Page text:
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Behavior and Design of Large Structural Concrete Bridge Pier Overhangs

Scott D. Armstrong, Reuben M. Salas, Brad Wood, John E. Breen and Michael E. Kreger

1997

In designing large cantilever bent caps for use on recent projects under current AASHTO design specifications, designers were faced with considerable uncertanties. Questions arose when designers attempted to satisfy both serviceability and strength reqiurements for a series of cap design that mixed both non-prestressed and prestressed concrete solutions. The problems were complicated because of uncertainty whether AASHTO corber or deep beam provisions would apply. The resulting designs were highy congested, had poor constructibility and high costs.

This report outlines development of a new design approach involving use of strut-and-tie models (STM), as well as a mix of prestressed and non-prestressed main flexural reinforcement. A series of sixteen bent cap overhangs were designed, built as a reduced scale, and loaded failure. Deflections, crack patterns and widths, reinforcement strains, and overall behavior were observed. Economic and constructibility issues were examined. The use of T-headed anchorages were explored.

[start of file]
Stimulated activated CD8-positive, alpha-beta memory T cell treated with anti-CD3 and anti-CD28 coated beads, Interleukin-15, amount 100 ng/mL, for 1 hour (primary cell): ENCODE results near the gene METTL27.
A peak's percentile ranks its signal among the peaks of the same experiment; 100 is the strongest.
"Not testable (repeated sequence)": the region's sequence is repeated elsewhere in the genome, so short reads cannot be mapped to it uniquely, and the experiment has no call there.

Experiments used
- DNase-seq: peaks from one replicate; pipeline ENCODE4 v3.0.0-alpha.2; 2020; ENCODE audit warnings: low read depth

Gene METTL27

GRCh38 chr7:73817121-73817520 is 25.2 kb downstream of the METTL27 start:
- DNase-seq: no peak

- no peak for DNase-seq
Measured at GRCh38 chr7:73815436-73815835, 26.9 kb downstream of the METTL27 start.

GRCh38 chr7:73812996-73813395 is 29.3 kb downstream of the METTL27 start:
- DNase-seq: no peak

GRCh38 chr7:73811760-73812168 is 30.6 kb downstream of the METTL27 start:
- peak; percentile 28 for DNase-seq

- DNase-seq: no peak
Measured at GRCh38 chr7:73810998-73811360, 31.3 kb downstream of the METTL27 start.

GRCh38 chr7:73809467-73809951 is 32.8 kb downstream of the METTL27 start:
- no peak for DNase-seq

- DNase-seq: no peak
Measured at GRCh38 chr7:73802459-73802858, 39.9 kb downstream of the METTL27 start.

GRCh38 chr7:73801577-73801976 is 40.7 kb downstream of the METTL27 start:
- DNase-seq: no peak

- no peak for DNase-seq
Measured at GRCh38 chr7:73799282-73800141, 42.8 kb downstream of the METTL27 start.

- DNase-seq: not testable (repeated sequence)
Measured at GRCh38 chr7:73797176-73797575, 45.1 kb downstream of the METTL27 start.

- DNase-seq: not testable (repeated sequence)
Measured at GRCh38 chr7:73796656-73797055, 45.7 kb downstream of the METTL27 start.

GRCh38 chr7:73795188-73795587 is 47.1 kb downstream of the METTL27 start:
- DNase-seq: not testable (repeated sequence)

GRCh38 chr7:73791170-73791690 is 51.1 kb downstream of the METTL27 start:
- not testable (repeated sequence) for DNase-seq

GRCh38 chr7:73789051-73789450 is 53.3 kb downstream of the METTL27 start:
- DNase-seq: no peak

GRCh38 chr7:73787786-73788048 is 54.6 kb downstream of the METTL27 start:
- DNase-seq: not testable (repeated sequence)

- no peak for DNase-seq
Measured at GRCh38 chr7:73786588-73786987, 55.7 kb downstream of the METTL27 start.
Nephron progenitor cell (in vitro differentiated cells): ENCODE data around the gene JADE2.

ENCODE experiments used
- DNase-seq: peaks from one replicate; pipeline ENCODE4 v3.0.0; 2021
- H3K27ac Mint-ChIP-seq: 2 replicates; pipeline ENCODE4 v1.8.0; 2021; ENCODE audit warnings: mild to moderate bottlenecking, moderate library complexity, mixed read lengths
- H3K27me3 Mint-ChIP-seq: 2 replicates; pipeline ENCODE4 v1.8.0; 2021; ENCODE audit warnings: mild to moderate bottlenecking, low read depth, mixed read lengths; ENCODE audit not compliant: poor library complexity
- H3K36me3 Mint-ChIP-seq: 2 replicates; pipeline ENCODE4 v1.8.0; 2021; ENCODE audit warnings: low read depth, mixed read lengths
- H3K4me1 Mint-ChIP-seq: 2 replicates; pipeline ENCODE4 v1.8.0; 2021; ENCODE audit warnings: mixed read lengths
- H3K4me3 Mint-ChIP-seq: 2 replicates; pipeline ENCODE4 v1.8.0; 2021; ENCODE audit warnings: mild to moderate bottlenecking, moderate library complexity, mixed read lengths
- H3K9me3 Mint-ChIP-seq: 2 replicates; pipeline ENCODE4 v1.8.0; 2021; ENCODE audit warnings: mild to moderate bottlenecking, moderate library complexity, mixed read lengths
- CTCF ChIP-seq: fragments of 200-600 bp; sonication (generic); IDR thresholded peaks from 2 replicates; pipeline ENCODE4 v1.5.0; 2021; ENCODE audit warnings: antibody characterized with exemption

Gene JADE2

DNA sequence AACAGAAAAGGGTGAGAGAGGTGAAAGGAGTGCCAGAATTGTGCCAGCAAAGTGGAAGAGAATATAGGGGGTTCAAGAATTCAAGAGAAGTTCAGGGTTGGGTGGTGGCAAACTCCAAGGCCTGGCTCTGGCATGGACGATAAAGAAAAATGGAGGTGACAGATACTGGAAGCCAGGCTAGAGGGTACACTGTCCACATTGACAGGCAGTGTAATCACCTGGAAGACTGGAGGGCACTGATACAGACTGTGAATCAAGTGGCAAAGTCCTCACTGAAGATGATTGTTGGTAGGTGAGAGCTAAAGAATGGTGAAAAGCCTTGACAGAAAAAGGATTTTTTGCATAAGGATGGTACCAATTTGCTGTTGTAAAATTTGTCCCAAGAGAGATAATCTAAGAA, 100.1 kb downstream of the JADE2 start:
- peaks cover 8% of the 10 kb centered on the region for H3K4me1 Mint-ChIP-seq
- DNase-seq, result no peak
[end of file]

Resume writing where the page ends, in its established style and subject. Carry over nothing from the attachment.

A comprehensive design approach that considers both serviceability issues (deflections, cracking, crack widths, fatigue stress ranges, and side face crack control) and strength issues (ductility, adequacy of STM design and analysis of flexural capacity) was developed. Recommendations for design and detailing to improve behavior, reduce congestion and improve constructibility are provided.

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